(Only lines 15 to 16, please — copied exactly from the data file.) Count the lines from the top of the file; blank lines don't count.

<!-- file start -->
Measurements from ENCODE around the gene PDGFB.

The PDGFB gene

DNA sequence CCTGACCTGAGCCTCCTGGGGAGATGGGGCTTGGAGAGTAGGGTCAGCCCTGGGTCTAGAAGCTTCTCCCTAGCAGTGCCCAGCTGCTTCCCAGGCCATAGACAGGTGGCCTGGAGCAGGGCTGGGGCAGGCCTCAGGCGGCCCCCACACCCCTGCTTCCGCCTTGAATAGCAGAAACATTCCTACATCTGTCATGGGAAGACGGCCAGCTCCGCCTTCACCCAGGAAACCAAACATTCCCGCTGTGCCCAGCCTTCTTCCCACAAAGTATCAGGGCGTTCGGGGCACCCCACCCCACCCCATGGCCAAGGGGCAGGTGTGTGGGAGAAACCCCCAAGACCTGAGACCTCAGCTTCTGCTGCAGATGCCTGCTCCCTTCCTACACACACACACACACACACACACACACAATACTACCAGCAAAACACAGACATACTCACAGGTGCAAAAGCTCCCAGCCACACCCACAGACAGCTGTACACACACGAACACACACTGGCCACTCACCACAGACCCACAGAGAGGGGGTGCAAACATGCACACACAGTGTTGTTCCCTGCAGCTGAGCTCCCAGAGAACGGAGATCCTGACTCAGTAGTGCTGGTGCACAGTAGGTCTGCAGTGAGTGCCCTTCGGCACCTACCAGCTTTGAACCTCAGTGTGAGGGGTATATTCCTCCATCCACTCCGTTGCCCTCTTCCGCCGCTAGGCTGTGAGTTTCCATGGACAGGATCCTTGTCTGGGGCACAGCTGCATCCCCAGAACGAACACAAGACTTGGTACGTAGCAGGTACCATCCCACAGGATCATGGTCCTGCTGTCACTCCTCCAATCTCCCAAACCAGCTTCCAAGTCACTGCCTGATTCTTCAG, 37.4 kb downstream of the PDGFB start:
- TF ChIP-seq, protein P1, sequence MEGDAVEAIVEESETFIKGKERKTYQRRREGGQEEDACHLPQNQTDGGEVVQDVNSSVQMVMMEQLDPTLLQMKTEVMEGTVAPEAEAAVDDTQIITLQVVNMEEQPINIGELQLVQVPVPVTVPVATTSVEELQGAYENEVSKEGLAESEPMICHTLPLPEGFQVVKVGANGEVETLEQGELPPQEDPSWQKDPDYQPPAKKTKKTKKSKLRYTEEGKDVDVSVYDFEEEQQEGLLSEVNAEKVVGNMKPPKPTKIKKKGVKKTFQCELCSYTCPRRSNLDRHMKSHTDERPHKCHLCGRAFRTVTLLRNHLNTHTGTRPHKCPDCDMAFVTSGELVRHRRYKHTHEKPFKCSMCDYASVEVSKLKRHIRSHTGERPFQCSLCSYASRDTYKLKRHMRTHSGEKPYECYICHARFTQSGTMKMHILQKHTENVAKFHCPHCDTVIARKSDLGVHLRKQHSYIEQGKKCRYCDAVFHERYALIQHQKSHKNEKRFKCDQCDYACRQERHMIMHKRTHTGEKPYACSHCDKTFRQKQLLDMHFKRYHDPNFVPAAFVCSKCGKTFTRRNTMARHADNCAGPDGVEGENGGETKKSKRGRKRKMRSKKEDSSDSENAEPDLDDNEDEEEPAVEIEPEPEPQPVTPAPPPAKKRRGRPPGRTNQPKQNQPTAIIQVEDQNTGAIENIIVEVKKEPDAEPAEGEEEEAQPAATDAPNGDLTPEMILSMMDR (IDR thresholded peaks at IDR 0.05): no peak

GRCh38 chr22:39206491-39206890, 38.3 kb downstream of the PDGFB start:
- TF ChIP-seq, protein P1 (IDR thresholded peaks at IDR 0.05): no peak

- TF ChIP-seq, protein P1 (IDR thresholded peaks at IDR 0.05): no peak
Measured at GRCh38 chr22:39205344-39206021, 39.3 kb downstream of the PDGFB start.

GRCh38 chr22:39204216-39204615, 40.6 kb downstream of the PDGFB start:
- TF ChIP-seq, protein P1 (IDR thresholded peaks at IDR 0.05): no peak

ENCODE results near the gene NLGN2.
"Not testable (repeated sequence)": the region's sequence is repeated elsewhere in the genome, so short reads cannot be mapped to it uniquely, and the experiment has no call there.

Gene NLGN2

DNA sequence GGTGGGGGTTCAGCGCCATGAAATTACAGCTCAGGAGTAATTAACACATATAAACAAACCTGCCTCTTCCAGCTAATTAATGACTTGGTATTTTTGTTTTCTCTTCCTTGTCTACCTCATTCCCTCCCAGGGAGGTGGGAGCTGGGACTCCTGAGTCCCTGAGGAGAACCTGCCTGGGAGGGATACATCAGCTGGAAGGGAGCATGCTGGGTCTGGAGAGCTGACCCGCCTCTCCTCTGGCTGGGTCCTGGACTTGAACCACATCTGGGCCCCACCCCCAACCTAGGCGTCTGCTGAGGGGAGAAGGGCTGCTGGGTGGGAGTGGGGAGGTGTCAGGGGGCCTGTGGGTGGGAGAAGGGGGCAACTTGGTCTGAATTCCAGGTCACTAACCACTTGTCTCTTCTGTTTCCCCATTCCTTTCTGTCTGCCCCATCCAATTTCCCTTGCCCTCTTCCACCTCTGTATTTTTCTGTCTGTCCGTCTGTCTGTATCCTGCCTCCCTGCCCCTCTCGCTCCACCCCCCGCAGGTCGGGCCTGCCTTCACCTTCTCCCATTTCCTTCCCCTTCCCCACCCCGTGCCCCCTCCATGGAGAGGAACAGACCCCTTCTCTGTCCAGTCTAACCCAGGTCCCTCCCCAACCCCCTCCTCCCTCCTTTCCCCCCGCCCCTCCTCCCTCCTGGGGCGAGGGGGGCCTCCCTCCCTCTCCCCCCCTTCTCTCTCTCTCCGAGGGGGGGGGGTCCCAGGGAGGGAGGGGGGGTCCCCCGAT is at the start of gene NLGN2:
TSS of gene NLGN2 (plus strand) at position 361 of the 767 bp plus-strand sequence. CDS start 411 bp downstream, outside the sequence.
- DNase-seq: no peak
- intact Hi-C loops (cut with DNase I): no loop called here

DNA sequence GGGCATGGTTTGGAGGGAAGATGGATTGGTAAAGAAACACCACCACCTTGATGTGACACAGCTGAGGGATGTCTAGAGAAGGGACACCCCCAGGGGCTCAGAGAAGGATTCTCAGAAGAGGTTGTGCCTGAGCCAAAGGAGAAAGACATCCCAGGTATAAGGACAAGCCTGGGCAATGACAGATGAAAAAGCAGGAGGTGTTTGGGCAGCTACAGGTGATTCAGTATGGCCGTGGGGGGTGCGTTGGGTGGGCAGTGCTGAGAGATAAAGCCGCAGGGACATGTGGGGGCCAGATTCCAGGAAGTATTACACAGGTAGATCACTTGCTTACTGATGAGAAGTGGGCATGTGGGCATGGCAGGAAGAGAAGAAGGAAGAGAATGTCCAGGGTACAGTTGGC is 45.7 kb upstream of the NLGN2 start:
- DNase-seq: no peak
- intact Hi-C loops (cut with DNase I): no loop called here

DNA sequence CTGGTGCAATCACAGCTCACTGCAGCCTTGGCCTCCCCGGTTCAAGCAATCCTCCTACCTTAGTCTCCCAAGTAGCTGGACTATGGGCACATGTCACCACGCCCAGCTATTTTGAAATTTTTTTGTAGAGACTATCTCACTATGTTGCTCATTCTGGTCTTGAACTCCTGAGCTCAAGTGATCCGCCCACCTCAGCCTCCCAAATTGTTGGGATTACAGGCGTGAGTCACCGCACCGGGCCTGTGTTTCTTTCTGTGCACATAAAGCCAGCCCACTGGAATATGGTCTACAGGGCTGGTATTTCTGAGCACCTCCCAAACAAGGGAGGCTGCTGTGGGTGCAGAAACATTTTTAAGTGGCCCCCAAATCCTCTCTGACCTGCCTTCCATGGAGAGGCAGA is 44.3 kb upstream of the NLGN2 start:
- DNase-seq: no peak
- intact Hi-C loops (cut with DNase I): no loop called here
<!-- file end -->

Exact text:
TSS of gene NLGN2 (plus strand) at position 361 of the 767 bp plus-strand sequence. CDS start 411 bp downstream, outside the sequence.
- DNase-seq: no peak